The Lord of the Rings: The Two Towers (2002), Cert 12A.

Director - Peter Jackson.

Writers - Peter Jackson, Philippa Boyens & Fran Walsh.

Starring - Viggo Mortensen, Sir Ian McKellan, Elijah Wood, Sean Astin, Christopher Lee, Orlando Bloom, John Rhys-Davies, Liv Tyler, Cate Blanchett, Hugo Weaving, Billy Boyd, Dominic Monaghan, Brad Dourif, Bernard Hill, Karl Urban, Miranda Otto, David Wenham & Andy Serkis.

 

Premise - The second book in Tolkien's classic Lord of the Rings Trilogy gets the big screen treatment. The Two Towers picks up where 'Fellowship of the Ring' left off, with Merry & Pippin being taken to Isengard by the Uruk-Hai, whilst Gimli, Legolas & Arragorn track them. Meanwhile Frodo and Sam are making their way into Mordor to try and destroy the ring of power, still being tracked by the mysterious Gollum.

For my (and most other peoples) money 'The Fellowship of the Ring' was the finest film to come out of last year, so therefore the weight of expectancy that accompanied 'The Two Towers was considerable. Could Peter Jackson pull it off again? In a word, yes, and then some. Everything about The Two Towers screams bigger, better, more. The film is darker than its predecessor (in particular the scenes with Frodo, Sam & Gollum), but is also at the same time funnier. Peter Jackson also imbues the film with a nice emotional tinge. We see the effects of the war on not only the main characters, but also on the standard man in the street. Fathers and sons are forced to take up arms whilst mothers cower and hold their children. It gives the film a depth that many big budget films wouldn't bother to depict.

Given that all three films were shot at the same time it's no surprise that the returning cast are all as good as they were in the previous film. Some development in the characters is to be found though, most notably in Elijah Wood's Frodo. Think back to the carefree Hobbit of the first film and the change is stunning. Here Frodo is slowly slipping under the power of the ring; Wood conveys the distance of Frodo brilliantly.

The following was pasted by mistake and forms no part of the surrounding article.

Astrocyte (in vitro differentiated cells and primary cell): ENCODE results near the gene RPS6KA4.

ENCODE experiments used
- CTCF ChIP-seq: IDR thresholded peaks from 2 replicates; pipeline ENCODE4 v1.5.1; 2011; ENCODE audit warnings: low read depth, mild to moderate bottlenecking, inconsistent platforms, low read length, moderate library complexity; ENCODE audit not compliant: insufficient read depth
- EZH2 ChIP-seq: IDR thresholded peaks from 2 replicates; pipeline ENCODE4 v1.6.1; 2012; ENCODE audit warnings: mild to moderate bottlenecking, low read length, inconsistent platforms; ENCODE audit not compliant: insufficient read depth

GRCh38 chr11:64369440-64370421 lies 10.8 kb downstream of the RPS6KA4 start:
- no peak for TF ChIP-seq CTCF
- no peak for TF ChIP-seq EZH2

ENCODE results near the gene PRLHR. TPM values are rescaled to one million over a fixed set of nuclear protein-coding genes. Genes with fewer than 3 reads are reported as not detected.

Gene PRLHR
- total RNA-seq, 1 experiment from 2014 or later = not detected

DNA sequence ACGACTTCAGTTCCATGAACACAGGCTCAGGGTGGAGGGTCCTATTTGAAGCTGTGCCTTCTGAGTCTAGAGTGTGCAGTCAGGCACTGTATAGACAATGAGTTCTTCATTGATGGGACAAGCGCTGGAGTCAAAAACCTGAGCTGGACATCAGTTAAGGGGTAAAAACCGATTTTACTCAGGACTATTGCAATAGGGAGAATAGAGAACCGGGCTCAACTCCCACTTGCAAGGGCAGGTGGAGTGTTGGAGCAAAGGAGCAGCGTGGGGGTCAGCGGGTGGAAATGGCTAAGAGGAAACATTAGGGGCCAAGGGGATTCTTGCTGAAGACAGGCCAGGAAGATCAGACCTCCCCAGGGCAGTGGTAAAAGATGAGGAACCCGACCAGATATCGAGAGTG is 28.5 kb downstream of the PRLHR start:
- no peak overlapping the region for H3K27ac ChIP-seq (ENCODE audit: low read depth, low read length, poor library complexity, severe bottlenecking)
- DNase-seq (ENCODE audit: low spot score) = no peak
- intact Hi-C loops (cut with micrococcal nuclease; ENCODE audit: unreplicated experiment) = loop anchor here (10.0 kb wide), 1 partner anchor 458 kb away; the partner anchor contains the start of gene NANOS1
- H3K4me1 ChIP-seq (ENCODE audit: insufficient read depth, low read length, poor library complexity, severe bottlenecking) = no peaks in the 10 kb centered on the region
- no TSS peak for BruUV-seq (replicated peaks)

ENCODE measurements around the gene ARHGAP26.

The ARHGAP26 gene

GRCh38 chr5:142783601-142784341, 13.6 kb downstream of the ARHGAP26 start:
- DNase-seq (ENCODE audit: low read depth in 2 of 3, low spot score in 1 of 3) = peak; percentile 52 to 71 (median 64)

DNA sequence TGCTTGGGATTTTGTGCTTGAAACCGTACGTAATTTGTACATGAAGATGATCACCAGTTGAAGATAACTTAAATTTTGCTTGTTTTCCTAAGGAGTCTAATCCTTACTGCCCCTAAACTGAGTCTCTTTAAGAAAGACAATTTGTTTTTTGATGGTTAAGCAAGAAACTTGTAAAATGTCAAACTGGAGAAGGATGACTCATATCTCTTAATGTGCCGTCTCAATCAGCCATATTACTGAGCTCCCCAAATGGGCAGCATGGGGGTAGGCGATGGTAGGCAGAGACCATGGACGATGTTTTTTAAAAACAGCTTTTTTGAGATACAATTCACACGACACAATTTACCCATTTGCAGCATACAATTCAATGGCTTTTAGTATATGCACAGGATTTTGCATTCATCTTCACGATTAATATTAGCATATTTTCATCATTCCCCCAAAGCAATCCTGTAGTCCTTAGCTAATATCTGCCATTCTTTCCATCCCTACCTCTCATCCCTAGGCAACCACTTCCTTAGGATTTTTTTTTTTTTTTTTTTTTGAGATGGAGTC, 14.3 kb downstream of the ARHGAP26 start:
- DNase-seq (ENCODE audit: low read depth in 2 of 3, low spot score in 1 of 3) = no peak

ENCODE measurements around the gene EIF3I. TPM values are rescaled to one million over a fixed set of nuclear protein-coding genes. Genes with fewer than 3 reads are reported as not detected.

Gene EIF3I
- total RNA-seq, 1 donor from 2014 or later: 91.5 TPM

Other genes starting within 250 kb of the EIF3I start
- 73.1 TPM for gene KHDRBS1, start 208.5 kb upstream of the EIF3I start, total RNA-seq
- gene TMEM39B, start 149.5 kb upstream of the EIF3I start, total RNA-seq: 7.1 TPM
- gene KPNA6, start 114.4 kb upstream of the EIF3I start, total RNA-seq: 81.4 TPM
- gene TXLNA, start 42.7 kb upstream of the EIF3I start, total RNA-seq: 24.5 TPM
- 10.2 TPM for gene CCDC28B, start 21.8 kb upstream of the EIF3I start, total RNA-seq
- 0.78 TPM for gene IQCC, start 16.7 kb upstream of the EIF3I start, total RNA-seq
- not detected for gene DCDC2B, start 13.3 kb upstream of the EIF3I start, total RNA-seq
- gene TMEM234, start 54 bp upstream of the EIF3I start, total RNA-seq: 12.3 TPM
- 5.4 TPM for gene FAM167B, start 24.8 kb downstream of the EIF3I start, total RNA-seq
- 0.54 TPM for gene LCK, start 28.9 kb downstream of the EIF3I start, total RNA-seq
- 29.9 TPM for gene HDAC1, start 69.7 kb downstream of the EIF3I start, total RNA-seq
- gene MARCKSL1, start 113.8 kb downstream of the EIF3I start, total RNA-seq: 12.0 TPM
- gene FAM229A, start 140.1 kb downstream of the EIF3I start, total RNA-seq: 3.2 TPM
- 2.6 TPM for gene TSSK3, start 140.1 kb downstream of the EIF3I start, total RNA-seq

The other major change is the return of Gandalf (now The White rather then The Grey). Gandalf The White is essentially the same wizard, but Sir Ian McKellan manages to put just enough of a twist into the performance to make the new Gandalf seem like a different character. Although Gandalf's screen time is slighter than in The Fellowship, McKellan makes him ooze power when he is on screen. Billy Boyd and Dominic Monaghan return as Hobbits Pippin and Merry. A lot of people (not me I would add) disliked them before, feeling that they were unnecessary comedy relief. Here, they have less screen time, but they are critical to the plot and a good bit more serious. If the next film stays true to the books then expect this trend to continue.

Gimli the dwarf was a character that had little screen time in the first film (although the extended DVD did address this slightly) so it's nice to see him come into his own in The Two Towers. His camaraderie with Legolas is explored wonderfully and he is flat out the funniest thing in the film. I hasten to call him the comedy relief because it conjures up images of Jar-Jar Binks. Gimli IS funny, but without coming off as being goofy or silly. Put simply, the comedy that Gimli has doesn't feel out of place when you look at the film, where as Jar-Jars 'comedy' was woefully out of place in the Star Wars universe.

Other new additions include Karl Urban as Eomer, a Rohan warrior and nephew of the Rohan king. His part is small, but he has much more to do in the next film. Similarly Miranda Otto as Eomer's sister Eowyn has a larger role to play in 'Return of the King'. Bernard Hill plays the Rohan King, Theoden. Hill brings a great nobility to the part and has very commanding presence, perfect for the role. Boromir's brother Faramir is played by David Wenham and he shows a strength that will again be built upon in the next film.

Brad Dourif was an excellent choice to play Wormtounge. Dourif has a fantastically unique look that suits Wormtounge down to a tee. He's conniving, sniveling and underhand; Dourif seems to relish playing him and also looks the part thanks to some excellent make-up.